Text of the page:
EagleUp Pulls Your PCBs Into SketchUp

[Karl] wrote in to tell us about a software package called EagleUp that will import your Eagle CAD PCB designs into Google SketchUp. It bridges the gap between the two using the open source image processing software ImageMagick.

As you can see above, you’ll end up with a beautifully rendered 3D model of your hardware. This is a wonderful way to make sure that your enclosure designs are going to work without needing to wait for the PCBs to arrive from the fab house. It is available for Windows, OSX and Linux (although the last time we tried to run Sketchup under Wine nothing good came of it — perhaps it’s time to try again).

In [Karl’s] case, he’s working on an Arduino compatible board based around the Xmega. He mentions that EagleUp is a great way to get an idea of how component placement will end up, and to see if the silk screen layer is going to turn out well or not. Here’s a link to one of his test designs.

23 thoughts on “EagleUp Pulls Your PCBs Into SketchUp

  1. This is awesome. It’d be nice if I could export to Pro/E or SolidWorks, since that’s what I use for enclosure design (I can send out the required files for milling, molding, etc. very quickly and easily). But hey, we’re all looking for solutions, the regular version of SketchUp is free, and so is the non-profit version of EAGLE. I think we have a winner. :) Thanks for the linkage, Mike.

  2. I don’t really like to scream dupe, but since this was already presented here:
    i will also just copy my comment from back then:
    If you are just looking for pretty pictures of your PCB i have to plug Eagle3D. It uses poray to render, but it can still be helpfull to spot hard to reach buttons, or bad connectors.


    Some more current examples:

    (Text it in german, but look how shiny!)

      1. Hi there,

        Daid: You still won’t be able to call up the task manager when you try to save, and try to resize a bookmark-window of ‘specs’ in KiCad … and that’s the problem.

        href=”http://answers.yahoo.com/question/index;_ylt=AjimdU47zw2SyyJACYN7luPty6IX;_ylv=3?qid=20111116145007AAuXtEg target=”_blank”>RSVP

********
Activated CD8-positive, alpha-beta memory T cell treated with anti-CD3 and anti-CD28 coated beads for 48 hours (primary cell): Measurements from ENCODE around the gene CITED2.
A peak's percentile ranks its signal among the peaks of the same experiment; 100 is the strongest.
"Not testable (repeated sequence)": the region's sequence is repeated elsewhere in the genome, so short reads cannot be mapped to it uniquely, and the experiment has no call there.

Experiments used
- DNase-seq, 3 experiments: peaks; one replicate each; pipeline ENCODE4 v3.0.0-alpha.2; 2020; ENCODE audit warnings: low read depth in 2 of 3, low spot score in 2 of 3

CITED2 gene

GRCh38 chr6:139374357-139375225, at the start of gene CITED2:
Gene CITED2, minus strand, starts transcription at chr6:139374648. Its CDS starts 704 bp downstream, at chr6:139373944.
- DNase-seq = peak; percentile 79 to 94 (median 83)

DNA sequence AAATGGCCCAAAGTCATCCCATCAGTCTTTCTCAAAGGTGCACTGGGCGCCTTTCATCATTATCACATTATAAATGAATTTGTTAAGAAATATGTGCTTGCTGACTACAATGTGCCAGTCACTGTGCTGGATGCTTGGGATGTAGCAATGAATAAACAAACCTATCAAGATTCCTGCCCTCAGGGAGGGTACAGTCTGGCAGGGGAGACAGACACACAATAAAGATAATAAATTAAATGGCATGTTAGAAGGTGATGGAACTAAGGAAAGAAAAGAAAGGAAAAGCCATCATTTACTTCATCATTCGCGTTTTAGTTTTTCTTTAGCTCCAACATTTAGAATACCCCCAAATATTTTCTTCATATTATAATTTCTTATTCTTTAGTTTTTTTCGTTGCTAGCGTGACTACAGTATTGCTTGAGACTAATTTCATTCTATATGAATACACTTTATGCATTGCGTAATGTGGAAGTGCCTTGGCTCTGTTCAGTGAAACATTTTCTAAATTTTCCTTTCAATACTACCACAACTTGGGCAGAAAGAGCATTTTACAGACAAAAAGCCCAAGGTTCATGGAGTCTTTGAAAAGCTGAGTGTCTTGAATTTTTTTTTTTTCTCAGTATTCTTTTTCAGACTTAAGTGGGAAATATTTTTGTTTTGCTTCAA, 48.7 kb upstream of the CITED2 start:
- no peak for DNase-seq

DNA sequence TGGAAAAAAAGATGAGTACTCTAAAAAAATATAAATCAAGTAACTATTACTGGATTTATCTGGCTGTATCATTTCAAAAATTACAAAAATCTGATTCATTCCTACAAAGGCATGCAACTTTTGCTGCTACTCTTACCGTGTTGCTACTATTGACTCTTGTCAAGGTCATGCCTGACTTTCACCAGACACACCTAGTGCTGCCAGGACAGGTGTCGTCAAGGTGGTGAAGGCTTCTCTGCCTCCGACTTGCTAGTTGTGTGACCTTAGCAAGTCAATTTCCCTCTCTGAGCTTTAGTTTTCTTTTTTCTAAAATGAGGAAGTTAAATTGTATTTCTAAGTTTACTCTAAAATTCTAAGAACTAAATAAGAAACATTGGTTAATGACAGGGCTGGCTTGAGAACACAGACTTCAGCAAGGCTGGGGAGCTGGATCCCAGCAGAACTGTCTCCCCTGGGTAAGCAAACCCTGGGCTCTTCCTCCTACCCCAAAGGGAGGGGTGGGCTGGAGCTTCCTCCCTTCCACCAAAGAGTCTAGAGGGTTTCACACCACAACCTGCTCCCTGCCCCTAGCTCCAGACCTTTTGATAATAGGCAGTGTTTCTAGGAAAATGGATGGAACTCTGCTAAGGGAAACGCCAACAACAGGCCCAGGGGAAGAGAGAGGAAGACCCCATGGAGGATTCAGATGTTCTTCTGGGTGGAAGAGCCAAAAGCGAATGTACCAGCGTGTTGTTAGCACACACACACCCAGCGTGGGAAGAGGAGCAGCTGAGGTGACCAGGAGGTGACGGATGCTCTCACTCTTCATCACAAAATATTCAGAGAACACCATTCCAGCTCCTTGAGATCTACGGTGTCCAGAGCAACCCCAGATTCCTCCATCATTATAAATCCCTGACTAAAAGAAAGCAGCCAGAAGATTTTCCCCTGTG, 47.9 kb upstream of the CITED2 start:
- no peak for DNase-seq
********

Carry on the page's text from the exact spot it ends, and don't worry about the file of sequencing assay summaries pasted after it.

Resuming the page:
wArmest regArds.

      2. Hi there,

        Soz About the POOR XHTML

        Daid: You still won’t be able to call up the task manager when you try to save, and try to resize a bookmark-window of ‘specs’ in href=”http://kicad.sourceforge.net/wiki/Main_Page target=”KiCad”>… and that’s the problem.

        href=”http://answers.yahoo.com/question/index;_ylt=AjimdU47zw2SyyJACYN7luPty6IX;_ylv=3?qid=20111116145007AAuXtEg target=”RSVP”>

        wArmest regArds.

      3. Ok. I looked at your review. The problem is that you are *already familiar* with Eagle. You have forgotten how long it took you to figure out how to do things in Eagle. Now you can do things quickly in Eagle (because you know the shortcuts) you expect to be able to do things instantly in KiCAD.

        Vendor lock-in = bad
        Open data = good

        Using Eagle for free is great! But, the first time you hit their (artificial) limitations (board size or whatever) you have to pay. Why risk it?

        It took you 15 minutes to add a component? Did you look at the help? Did you check any of the extremely helpful websites? Or did you just randomly click on buttons to see what happened?

        Also, the workflow problems you mentioned:
        1) You can specify a package for a component in the component description, however, CVPCB allows you to override this, which is a good thing, after all, you might want to choose a different package (yes, you can choose the wrong one if you want to, but why would you do that?)
        2) There is a button to annotate the schematic automatically.

        The thing is, KiCAD will always get better, and it will always be free. I’m glad there is a choice for PCB design, but I have chosen KiCAD because it is free of charge and free of restriction. The end result (a PCB) is the same.

  3. I used to get great results like these about 10 years ago using Protel SE. Too bad it cost money(and has been bought out). Thanks for the heads-up. I will have to give this a go…

  4. Looks great! I gave it a try, creating the model for a pcb, but unfortunately only 2 components had 3d models. So there is a lot to work at creating the parts and then it should be superior to the previous eagle 3d rendering. I can’t wait for the model database to grow so i can use it including the case and everything.

    1. I wouldn’t say superior, EagleUp and Eagle3D have two very different styles. EagleUp has a more comicy style, which works really well for explanation and documentation. Eagle3D has a more realistic result which is better suited for presentations and PR / marketing.
      I like both styles, but i have always ben to lazy to add new components to EagleUp.

  5. There seems to be a sentiment about this tool being redundant, with Eagle3D already out there.

    However, POVray is not an intermediate file format; it’s meant for POVray and POVray alone; there aren’t any tools for data exchange; no fully featured translators to convert to other formats, and no other software than POVray uses the file. Note that some software do import POVray format, but only the mesh data; Eagle3D produces CSG data which won’t be loaded. Even Moray, explicitly a POV-ray tool, cannot load them. Thus you cannot use the files produced by Eagle3d for any kind of engineering work, eg. case design or clearance verification, nor you can use them in any graphics package other than POVray. Being able to create a photorealistic image of the board does have it’s uses, but the practical use of E3d is very, very limited.

    As for the cartoony look of Sketchup, that’s a matter of choice. Since Sketchup actually plays ball with other software, you can use whatever renderer you choose. Even POVray.

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